Wednesday, June 18, 2014

GCHQ thinks mass-spying within the UK is legal

From reading it, UK law on spying seems crystal clear: intercepting "internal" communications requires a warrant. Intercepting external ones doesn't. So what's an "external" communication? Apparently anything GCHQ wants it to be - including all social media and search engine traffic from within the UK:

The government's most senior security official, Charles Farr, detailed how searches on Google, Facebook, Twitter and YouTube, as well as emails to or from non-British citizens abroad, can be monitored by the security services because they are deemed to be "external communications".

It is the first time that the government has admitted that UK citizens, talking via supposedly private channels in social media such as Twitter direct messages, are deemed by the British government to be legitimate legal targets that do not require a warrant before intercepting.


[Director general of the Office for Security and Counter-Terrorism, Charles Farr's] submission explains that searches on Google, Twitter, Facebook and YouTube are likely to involve communicating with a "web-based platform" abroad and are therefore "external communications" which do not "require a person or a set of premises to be named in the interception warrant". Emails sent or received from abroad could be intercepted in a similar way.

And the reason for this interpretation? Basically because getting complying with the law woudl be too hard:
Farr says: "Any regime that … only permitted interception in relation to specific persons or premises, would not have allowed adequate levels of intelligence information to be obtained and would not have met the undoubted requirements of intelligence for the protection of national security.
But this seems to pretty blatantly violate section 2 of the Regulation of Investigatory Powers Act, which makes it clear that an "internal" communication is one which happens in the UK.

The question now is whether the courts will let them get away with it. For an ordinary citizen, compliance being "too hard" (meaning: inconvenient) is not an excuse. Now we get to see if the establishment applies the same standard it expects from the peasants to itself.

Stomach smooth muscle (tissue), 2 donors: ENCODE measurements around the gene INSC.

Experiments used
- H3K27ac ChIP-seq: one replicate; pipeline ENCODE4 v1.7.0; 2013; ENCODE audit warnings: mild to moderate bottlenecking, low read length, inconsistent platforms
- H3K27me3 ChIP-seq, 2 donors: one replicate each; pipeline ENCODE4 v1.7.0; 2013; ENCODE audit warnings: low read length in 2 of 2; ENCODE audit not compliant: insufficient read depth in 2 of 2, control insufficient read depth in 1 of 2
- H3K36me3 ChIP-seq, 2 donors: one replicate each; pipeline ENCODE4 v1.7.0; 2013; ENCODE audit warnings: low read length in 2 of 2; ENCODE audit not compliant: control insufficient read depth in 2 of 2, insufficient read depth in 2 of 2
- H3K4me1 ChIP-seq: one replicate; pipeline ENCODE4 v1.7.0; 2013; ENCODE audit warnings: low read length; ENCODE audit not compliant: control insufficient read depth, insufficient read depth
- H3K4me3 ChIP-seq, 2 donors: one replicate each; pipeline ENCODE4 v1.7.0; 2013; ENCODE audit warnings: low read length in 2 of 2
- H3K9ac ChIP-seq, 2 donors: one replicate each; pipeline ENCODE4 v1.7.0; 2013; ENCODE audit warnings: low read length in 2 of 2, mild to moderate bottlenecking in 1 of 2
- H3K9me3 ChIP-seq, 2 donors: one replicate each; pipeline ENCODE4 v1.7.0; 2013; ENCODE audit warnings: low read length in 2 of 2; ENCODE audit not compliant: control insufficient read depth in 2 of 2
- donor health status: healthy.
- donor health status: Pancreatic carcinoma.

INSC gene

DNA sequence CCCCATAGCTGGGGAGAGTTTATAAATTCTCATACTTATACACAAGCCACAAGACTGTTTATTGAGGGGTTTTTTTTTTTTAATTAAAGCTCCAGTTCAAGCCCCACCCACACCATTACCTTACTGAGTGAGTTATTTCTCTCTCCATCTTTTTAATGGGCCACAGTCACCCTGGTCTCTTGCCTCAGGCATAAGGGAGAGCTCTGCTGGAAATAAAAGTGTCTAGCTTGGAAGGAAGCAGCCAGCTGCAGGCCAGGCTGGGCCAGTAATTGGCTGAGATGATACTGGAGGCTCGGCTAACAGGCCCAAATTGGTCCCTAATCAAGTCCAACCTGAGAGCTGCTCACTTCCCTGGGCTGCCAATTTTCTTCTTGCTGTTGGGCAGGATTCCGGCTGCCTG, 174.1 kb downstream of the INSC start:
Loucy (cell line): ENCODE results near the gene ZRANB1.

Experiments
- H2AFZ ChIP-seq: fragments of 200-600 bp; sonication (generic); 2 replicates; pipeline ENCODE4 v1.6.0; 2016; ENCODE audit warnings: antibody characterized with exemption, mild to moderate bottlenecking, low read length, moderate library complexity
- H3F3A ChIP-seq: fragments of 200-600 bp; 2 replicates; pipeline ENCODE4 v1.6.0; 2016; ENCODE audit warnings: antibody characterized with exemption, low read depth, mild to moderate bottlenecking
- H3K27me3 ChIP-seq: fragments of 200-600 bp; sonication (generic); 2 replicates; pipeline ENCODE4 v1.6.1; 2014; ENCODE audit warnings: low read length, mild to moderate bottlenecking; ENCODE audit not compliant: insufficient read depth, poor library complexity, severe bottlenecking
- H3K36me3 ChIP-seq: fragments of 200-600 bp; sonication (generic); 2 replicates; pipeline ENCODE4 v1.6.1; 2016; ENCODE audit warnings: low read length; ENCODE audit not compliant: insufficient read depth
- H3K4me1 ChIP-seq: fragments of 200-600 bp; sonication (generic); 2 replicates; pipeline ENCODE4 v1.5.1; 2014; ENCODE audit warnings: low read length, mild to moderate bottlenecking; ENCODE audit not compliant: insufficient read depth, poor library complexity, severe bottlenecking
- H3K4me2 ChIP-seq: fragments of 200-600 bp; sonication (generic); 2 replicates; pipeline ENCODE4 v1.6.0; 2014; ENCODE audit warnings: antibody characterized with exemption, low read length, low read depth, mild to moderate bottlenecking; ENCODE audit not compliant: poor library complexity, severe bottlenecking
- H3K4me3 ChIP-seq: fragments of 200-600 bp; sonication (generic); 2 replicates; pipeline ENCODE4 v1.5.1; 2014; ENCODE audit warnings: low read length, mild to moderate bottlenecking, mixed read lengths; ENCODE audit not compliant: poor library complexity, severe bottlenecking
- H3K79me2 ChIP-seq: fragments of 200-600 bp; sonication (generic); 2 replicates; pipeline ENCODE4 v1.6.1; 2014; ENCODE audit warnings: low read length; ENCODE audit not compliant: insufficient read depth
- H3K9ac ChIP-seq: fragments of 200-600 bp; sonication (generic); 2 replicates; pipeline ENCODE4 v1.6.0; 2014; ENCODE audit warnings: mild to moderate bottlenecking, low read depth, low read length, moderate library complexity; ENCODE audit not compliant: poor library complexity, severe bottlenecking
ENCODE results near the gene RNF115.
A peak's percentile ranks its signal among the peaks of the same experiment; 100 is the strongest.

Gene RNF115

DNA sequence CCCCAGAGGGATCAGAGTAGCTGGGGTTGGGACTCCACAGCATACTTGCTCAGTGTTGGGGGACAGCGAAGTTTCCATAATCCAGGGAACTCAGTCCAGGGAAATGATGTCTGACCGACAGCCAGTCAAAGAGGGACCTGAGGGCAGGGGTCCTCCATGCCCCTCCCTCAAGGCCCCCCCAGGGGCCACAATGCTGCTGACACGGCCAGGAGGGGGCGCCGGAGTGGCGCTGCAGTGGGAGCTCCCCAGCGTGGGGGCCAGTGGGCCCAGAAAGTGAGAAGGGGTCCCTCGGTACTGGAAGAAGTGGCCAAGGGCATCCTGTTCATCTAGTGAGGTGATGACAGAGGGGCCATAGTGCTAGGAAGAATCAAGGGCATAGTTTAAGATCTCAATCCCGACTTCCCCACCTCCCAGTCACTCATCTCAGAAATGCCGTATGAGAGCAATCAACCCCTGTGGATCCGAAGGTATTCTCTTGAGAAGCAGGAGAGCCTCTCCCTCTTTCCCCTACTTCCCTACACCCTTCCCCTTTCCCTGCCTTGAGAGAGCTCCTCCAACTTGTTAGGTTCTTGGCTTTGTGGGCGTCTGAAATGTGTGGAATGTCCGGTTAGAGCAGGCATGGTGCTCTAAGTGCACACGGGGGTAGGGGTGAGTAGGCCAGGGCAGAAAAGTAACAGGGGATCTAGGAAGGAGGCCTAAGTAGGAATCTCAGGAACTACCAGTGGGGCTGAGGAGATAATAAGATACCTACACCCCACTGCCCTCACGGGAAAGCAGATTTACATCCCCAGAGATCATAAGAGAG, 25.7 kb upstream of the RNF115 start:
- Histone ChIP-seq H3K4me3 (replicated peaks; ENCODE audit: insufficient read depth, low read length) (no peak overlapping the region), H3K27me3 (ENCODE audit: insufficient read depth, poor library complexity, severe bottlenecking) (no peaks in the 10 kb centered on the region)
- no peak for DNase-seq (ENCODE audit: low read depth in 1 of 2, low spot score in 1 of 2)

As for New Zealand, we use a different formulation, prohibiting GCSB interceptions of "private communications" between New Zealand citizens or permanent residents. While there's an intentional loophole there allowing warrantless mass-surveillance of our metadata, it doesn't appear to give the GCSB the same scope to play definition games that GCHQ has. But they may very well be pretending not to know if a communication is from a New Zealander, or (like the NSA) pretending its not intercepted if a computer rather than a person looks at it. Unfortunately, we just don't know. Which is why they should be required to publish all their legal interpretations of their Act, so we can see exactly what they think they're empowered to do - and nip any illegal spying in the bud.

Update: It gets worse. According to Privacy International, GCHQ does subscribe to the NSA "spying doesn't count if its a computer" meme, and when an actual person is involved, it doesn't matter "because the analyst reading or listening to an individual’s communication will inevitably forget about it anyway." Except of course if they discover anything juicy, in which case its no doubt a triumph of British intelligence.

This is simply panopticon thinking. And the organisations promoting it must be defunded and destroyed.